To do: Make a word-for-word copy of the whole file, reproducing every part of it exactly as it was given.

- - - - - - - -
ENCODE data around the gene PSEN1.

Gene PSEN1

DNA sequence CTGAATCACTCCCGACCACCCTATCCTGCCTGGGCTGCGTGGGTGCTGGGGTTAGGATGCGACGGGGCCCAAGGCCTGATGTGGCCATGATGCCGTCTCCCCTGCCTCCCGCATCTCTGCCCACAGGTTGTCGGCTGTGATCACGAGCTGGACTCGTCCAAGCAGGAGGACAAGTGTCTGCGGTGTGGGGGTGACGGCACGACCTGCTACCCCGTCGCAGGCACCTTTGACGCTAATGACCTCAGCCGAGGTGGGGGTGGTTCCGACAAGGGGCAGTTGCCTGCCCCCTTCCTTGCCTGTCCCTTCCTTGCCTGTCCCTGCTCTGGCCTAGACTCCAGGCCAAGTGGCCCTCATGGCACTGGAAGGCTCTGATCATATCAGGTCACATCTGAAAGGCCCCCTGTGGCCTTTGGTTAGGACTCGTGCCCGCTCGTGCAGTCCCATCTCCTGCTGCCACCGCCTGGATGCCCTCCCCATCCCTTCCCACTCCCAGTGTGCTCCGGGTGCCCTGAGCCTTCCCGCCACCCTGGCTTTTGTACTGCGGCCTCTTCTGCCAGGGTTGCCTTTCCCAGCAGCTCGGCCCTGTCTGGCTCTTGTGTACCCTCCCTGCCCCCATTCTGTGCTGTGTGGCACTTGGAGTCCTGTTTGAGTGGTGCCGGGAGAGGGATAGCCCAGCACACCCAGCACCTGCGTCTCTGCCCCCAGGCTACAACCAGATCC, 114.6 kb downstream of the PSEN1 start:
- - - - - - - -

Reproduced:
ENCODE data around the gene PSEN1.

Gene PSEN1

DNA sequence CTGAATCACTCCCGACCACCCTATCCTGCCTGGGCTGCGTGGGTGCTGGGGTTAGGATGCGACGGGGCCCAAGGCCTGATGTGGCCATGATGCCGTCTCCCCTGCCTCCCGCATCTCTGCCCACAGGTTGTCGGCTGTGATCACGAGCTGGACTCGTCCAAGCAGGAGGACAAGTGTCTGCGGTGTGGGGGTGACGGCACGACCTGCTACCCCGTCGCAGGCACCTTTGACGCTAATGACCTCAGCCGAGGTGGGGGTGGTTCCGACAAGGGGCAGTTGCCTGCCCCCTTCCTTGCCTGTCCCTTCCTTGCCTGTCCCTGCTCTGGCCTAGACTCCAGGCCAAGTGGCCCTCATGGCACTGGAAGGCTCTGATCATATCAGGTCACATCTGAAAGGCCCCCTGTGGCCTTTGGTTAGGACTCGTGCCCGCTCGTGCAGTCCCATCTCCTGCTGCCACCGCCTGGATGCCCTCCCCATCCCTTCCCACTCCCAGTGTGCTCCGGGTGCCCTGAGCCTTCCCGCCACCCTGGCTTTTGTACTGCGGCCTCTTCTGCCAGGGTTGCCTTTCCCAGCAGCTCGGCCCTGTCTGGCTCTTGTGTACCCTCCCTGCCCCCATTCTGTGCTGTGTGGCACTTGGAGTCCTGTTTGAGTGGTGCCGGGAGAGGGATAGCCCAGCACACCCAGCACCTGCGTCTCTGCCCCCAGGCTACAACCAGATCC, 114.6 kb downstream of the PSEN1 start: